What’s the hardest thing about disciplining your kids? If you’re like most parents it’s consistency. You can read all the books in the world and have dozens of great ideas, but if you’re not consistent they won’t work. I’ll admit it, being consistent is tough. Sometimes it’s easier to just let the kids get away with something rather than sticking to your plan and being consistent with our discipline. But consistency pays off in the long run. It helps our kids to know what to expect from us, to understand the boundaries, and to respect the rules instead of testing them.

Firm Discipline

Some parents think that the only way to be firm is to be harsh. Harshness uses angry words, a raised voice or emotional manipulation to try to make children obey. But there is a better way to show that a boundary is secure and can’t be crossed without a consequence.

Private Discipline

Never discipline in public. Let your child know that they will be disciplined when they get home and be sure to follow through. Nothing is more humiliating and degrading to a child than disciplining them in the grocery store, at the pool, at school or other public places. The honor principle works both ways and parents should always show respect to their children.

Non-negotiable Discipline

Don’t negotiate consequences with your children. A friend of mine recently took a privilege away from his daughter for willful disobedience. She lost the privilege of taking the car out Friday night. Well, she wasn’t going to take no for an answer and pleaded with her parents to let her wash, wax and clean the car instead. But, her parents stuck with their decision. Establish clear, non-negotiable consequences for misbehavior–then stick to them.

Disciplining should never involve personal attacks. Never call your children names or label them “stupid,” “lazy,” or “mean.” Don’t say things like, “How could you do something so dumb?” “Why can’t you ever behave?” Never compare them to their siblings or to other children.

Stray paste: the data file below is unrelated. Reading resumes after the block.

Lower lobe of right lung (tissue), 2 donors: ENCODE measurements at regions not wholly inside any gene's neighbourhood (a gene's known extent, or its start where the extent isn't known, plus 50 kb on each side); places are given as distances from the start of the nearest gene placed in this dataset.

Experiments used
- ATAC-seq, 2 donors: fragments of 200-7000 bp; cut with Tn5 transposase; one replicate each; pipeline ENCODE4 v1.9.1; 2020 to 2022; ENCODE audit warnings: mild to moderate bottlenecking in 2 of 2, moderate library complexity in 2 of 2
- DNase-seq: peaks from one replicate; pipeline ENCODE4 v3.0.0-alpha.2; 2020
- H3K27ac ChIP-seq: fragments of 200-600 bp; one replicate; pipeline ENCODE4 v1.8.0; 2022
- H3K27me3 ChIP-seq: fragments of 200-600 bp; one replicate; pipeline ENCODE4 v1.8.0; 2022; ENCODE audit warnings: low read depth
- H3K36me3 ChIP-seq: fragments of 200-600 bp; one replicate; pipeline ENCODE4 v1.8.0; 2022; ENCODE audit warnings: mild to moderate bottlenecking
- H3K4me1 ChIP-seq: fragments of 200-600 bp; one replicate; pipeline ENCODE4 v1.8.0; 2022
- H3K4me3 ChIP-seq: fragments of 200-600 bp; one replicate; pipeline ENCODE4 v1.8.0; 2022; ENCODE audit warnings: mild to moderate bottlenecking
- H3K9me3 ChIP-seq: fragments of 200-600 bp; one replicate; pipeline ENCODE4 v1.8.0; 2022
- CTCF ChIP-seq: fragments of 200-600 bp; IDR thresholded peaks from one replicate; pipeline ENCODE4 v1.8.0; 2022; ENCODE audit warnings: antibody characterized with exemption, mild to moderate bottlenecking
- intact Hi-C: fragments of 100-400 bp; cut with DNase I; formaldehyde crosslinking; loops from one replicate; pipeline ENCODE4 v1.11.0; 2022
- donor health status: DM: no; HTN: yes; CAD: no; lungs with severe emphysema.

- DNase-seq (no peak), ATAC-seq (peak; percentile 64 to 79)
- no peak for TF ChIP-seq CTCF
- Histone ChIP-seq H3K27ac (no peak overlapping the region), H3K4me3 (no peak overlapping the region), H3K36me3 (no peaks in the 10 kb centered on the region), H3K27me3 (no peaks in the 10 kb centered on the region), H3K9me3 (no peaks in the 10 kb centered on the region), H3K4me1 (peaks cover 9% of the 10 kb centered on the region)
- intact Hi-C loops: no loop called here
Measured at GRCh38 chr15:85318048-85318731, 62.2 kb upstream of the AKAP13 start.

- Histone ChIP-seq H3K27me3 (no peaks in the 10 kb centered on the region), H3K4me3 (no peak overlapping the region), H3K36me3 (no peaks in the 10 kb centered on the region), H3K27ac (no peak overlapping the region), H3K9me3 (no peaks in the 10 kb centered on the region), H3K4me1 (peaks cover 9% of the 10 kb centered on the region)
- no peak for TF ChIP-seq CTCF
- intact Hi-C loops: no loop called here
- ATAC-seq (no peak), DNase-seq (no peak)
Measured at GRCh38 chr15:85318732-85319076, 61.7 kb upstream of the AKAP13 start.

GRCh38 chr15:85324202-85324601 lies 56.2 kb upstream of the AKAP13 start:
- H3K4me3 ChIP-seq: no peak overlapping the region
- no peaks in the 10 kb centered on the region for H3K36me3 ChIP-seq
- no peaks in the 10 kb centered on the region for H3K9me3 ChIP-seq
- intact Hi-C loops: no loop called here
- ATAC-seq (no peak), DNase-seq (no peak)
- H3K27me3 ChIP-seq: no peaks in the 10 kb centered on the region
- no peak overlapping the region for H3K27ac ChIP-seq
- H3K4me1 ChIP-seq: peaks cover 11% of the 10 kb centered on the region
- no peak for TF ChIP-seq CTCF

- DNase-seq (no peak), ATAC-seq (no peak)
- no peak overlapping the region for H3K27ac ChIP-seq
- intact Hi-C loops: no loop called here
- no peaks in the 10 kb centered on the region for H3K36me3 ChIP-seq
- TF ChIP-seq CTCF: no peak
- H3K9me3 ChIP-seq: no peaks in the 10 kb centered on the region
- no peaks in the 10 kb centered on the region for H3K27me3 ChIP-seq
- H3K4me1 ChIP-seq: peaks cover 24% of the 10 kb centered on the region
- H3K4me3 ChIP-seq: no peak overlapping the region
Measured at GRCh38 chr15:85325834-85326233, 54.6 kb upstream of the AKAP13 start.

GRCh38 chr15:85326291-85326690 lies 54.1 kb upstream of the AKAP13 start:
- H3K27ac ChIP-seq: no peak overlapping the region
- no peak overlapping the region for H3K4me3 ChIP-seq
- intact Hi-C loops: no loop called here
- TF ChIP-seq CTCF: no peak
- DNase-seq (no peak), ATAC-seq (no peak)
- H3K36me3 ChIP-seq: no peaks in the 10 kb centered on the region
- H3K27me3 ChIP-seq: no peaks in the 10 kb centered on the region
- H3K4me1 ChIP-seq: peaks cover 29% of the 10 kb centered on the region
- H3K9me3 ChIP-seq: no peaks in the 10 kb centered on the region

Negative motivation might seem to work in the short run, but in the long run it can have devastating effects. Children can eventually feel worse and worse about themselves and will either throw in the towel, “I can’t do anything right, so why even try?”–or if they do try, they’ll feel like they are never good enough.

Three R’s of Discipline

When you need to discipline, immediately remove your child from the situation and send him to his room. The goal is to give your child time to think about what he’s done, and give everyone time to calm down and prepare to talk about the situation.

When you sense that your child is ready and has a calm spirit, move onto the next R, reflect.

During the time to reflect, you and your child will discuss the problem. Ask your child, “What did you do wrong? Don’t let him make excuses or blame others. Next, ask him, “Why was it wrong?” Finally, ask, “What are you going to do differently the next time?” You want to shape his heart so he’ll be self-motivated to change his behavior. Finally, discuss consequences.

Now comes a very important step — reconnect. Before you wrap up your discussion, make sure the bond between you and your child is not broken. Tell your child you love him unconditionally. Give him a hug and let him know you believe in his ability to make the right decision the next time.

It’s easy for me to encourage you on how to raise your kids, but implementing those ideas day-in and day-out can be a challenge. I know, because I face some of those challenges with my own children — bickering, complaining and disobedience are all part of parenting. I also know there are no quick fixes. But I can tell you that my wife and I are persevering in parenting… we’re hanging tough… hoping and praying that our work will find its reward… maybe a little now and hopefully a whole bunch later.